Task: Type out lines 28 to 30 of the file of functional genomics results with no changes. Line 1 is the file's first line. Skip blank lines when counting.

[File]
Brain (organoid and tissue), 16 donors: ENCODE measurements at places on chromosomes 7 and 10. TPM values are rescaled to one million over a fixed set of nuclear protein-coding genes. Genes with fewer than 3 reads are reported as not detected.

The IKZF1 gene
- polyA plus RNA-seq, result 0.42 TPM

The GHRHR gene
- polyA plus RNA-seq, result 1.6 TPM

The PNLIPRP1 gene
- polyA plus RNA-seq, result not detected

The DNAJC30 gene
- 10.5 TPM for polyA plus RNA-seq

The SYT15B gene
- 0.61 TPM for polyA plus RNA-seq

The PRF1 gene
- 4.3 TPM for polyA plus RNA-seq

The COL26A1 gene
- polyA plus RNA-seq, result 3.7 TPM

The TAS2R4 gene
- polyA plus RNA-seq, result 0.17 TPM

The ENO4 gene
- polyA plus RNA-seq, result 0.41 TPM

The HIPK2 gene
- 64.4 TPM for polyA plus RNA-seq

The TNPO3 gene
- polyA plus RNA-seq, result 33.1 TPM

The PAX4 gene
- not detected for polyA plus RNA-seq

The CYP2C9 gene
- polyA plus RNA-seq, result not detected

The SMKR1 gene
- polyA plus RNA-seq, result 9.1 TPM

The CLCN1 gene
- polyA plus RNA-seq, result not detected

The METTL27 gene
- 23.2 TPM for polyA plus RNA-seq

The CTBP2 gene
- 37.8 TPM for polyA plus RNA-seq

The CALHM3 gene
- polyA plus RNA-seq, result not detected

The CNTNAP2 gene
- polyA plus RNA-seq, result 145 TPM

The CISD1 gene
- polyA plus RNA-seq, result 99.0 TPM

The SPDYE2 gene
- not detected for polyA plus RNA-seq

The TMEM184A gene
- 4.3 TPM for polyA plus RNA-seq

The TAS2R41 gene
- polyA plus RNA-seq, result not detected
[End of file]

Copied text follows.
The SMKR1 gene
- polyA plus RNA-seq, result 9.1 TPM

The CLCN1 gene